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TAMIL NATIONAL FORUM
Selected Writings - N.Nandhivarman
Thai Pongal: Universal Festival of Harvest
1 January 2008
Tamils are celebrating Thai Pongal. In North India it is known as Sankranthi. This festival of harvest is universal one practiced by remote tribes on earth and people of various cultures, which again proves the oneness of humanity.
In the Volga region when the Sun was moving in the direction of spring, people came together to forecast the future harvest. The Mari and Chuvashes, tribal groups in Volga region prepared special food for this festival of harvest. These festivals were connected with first ploughing and sowing. The festivities took place in the field. A little bit of food was sacrificed to Mother Earth.
Slav people had their sun deities. They were called Svarog, Dazhbog, and Khors.The word god (bag) is same in all Slavic languages. You can see the resemblance with Iranian baga and Indian bhagwan with the Slavic bag. These similarities also remind us that beliefs are universal.
The Zulus of South Africa worshipped the Goddess Nomkubulwana. They believed that this goddess made land fertile and was the mythical originator of agriculture. Only women did all farming work among Zulu tribes and they only performed rites and chanted prayers for a good harvest.
Almost all people of the Caucasus region worshipped guardians of harvest and other kind of livestock. Does it make us think about Maattu Pongal, thanksgiving to cattle prevalent among Tamil people.
Celtic gods were guardians of fertility and agriculture. River Gods and Spring Gods were existent. Esus was the god of plant life.
In Mexico the agrarian influence could be seen in the Uitzilopochtti cult. During the celebrations held twice a year an enormous dummy of the God was made out of flour dough and honey. After the religious rites are over the figure was broken into pieces and eaten by all the participants.
In the Chinese civilization the cult of Shen-nong i.e Divine Farmer is note worthy. The legendary Divine Farmer is supposed to have invented agriculture. A special sacrificial altar was devoted to him in Peking, where the emperor solemnly brought offerings. In early spring every year an important state ceremony was held to mark the first ploughing season. The Chinese Emperor accompanied by prominent dignitaries ploughed a furrow on a sacred plot of the land. The God of the land was known as She and peasants offered sacrifices to her as part of spring and autumn rituals.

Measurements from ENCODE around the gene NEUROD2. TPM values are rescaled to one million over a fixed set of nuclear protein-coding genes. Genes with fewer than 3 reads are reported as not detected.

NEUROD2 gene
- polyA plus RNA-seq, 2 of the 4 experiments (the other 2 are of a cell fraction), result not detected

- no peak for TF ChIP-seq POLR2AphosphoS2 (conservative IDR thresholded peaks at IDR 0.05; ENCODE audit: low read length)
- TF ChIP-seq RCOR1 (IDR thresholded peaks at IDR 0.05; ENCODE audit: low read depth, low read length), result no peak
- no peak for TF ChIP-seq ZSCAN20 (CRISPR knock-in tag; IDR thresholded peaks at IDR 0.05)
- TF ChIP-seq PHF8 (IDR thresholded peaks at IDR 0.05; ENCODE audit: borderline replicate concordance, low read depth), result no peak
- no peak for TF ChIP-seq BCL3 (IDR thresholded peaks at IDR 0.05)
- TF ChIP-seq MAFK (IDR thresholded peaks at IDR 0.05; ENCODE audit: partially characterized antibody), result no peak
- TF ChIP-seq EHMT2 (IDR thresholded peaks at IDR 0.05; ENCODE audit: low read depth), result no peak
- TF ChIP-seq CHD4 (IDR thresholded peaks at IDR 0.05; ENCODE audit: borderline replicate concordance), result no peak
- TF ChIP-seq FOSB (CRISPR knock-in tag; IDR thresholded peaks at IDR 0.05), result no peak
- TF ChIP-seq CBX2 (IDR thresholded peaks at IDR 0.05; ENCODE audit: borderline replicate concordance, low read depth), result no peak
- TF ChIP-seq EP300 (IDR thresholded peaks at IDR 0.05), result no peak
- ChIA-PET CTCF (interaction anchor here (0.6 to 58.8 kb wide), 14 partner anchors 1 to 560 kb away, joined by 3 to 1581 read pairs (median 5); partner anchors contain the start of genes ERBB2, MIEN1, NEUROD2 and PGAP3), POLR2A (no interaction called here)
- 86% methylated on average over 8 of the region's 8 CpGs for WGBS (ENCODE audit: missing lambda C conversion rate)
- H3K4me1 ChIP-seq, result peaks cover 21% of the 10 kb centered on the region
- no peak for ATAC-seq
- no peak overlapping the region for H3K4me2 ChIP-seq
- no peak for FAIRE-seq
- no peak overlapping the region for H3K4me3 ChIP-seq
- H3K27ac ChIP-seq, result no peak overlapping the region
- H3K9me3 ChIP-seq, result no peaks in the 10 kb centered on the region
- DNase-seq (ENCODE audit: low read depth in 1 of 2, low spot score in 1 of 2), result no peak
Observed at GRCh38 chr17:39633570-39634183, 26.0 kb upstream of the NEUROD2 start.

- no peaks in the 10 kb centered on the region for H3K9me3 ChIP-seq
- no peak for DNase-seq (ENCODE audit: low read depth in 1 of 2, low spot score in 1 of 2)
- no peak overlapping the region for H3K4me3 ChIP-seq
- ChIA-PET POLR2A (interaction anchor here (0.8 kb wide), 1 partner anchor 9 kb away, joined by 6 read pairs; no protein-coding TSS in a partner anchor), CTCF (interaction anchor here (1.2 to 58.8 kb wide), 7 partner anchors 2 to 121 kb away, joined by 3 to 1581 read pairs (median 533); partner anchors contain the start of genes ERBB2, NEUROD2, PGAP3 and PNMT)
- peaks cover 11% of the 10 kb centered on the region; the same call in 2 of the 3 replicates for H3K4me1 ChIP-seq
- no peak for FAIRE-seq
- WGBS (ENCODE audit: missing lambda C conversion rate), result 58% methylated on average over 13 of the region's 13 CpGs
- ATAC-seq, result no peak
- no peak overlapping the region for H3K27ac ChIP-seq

In the Shintoist religion of Japan the most revered Gods are Amaterasu i.e Sun Goddess and Inari i.e Rice Man, the guardian of farming portrayed with two rice stalks and often together with a Fox.
In the ancient Egyptian religion the God Osiris deserves mention. Every year Egyptians celebrated the death and resurrection of Osiris. The image of Osiris was made out of sown wheat on the layer of soil that was sprinkled into a special wooden frame. These festivities lasted 18 days and involved ritual plouging and sowing. Osiris is the direct personification of grain,
In Asia Minor the Mother of the Gods was named Ma, Rhea, and Cybele. Her husband was a young god of fertility named as Attis. There is also another myth about the deity of plant life and fertility. God Telepinus once suddenly disappeared it is stated. Because of his disappearance grass dried up. Fields failed to yield crops. Cattle stopped multiplying. Woman no longer bore children. To put an end to this state of affairs the other gods organized a search for this God. A bee found him and awakened him, so goes the myth.
In Greek religion in the agricultural cult Demeter, the goddess was offered with bloodless offerings like fruits, grapes, honey combs and freshly reared sheep wool. These offerings were placed on an altar and covered with olive oil. Numerous such stories, myths and beliefs could be found in various civilizations. The Greek Goddess Hera wife of God Zeus was apparently a cow goddess. Signs of cow worship were found in excavations. It is heartening to note that Tamils worshipping cow goddess in Maattu Pongal times is a practice found in Greek civilization too.
In the Roman religion in the first month of spring March , festivities were held in honour of Mars. Faunus was the guardian angel of livestocks and he was the god of shepherds. At the end of winter on Feb 17 a jolly holiday Lupercalis was celebrated in her honour. Liber was the god of wine making. Saturnus the god of sowing. Jupiter the god of grapes.
Romans too worshipped gods as Pax (Peace), Spes (Hope), and Virtus( valour), Justitia (Justice), Fortuna( Happiness) etc. If we analyze at the concepts on religion in various cultures we can understand its inherent meanings. Mankind had been striving to be grateful to Nature and agricultural festivities like Pongal demonstrate this common urge of human race, which is one and indivisible. While Tamil people hail Pongalo Pongal an d thank Nature for its kindness, Harvest festivals of various civilizations reminds us that our festival has universal appeal.